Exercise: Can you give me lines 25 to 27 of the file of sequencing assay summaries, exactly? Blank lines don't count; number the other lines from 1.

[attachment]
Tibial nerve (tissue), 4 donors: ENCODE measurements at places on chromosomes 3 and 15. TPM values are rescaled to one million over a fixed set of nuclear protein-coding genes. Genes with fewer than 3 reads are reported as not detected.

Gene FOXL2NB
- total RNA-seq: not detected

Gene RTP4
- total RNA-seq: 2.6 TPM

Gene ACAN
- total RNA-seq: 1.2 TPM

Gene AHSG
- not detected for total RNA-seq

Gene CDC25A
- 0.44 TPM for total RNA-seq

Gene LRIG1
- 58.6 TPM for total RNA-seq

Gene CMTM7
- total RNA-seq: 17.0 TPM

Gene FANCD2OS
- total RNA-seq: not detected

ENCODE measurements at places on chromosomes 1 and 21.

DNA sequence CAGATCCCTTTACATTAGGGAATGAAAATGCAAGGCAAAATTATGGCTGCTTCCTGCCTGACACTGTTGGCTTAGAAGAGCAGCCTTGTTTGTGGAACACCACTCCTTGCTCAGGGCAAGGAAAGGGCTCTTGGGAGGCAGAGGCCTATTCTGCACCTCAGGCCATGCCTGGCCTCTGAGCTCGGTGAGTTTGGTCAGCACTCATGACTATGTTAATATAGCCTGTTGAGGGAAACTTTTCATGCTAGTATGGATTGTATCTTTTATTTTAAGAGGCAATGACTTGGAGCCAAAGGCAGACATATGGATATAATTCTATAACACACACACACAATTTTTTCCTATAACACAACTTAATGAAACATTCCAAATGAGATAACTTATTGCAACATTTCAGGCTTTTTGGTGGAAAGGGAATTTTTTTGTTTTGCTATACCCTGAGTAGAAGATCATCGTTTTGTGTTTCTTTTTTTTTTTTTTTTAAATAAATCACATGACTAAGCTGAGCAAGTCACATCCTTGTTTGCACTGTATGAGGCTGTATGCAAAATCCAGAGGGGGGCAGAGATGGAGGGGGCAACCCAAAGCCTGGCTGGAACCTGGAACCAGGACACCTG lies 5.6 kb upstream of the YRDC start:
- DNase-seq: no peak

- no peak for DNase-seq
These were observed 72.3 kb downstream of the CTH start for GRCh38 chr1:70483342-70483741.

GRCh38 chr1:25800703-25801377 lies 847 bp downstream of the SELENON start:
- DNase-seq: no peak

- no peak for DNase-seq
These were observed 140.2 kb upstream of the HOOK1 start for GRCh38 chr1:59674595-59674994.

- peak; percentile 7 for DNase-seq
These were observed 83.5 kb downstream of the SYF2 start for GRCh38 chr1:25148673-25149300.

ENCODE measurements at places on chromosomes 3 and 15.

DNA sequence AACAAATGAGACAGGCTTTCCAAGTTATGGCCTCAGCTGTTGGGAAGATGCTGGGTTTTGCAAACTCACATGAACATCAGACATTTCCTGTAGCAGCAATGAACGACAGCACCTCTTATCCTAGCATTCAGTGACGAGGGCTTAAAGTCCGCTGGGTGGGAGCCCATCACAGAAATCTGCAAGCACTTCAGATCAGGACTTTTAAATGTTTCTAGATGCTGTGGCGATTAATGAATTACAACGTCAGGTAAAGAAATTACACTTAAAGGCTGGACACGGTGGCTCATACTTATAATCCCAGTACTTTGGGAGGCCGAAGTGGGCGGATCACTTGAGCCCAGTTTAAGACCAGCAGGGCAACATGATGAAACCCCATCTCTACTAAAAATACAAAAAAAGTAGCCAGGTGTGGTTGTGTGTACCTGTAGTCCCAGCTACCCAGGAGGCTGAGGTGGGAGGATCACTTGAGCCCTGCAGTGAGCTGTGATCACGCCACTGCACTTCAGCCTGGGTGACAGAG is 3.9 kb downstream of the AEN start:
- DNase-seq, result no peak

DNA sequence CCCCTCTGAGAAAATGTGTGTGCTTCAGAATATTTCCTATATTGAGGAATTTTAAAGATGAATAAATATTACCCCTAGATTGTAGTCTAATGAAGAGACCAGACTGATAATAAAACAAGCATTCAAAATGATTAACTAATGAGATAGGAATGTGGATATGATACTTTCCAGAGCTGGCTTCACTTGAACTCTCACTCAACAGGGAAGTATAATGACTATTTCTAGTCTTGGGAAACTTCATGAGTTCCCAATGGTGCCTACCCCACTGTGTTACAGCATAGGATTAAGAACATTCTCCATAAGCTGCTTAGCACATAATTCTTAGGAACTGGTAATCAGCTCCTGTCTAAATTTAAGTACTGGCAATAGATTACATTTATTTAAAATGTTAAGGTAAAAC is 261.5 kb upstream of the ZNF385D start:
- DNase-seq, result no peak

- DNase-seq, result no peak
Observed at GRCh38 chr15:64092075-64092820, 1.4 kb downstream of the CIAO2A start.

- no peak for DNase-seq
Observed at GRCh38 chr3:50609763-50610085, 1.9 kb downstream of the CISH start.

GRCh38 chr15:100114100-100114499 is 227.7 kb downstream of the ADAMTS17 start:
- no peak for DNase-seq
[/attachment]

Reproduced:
- no peak for DNase-seq
These were observed 140.2 kb upstream of the HOOK1 start for GRCh38 chr1:59674595-59674994.

- peak; percentile 7 for DNase-seq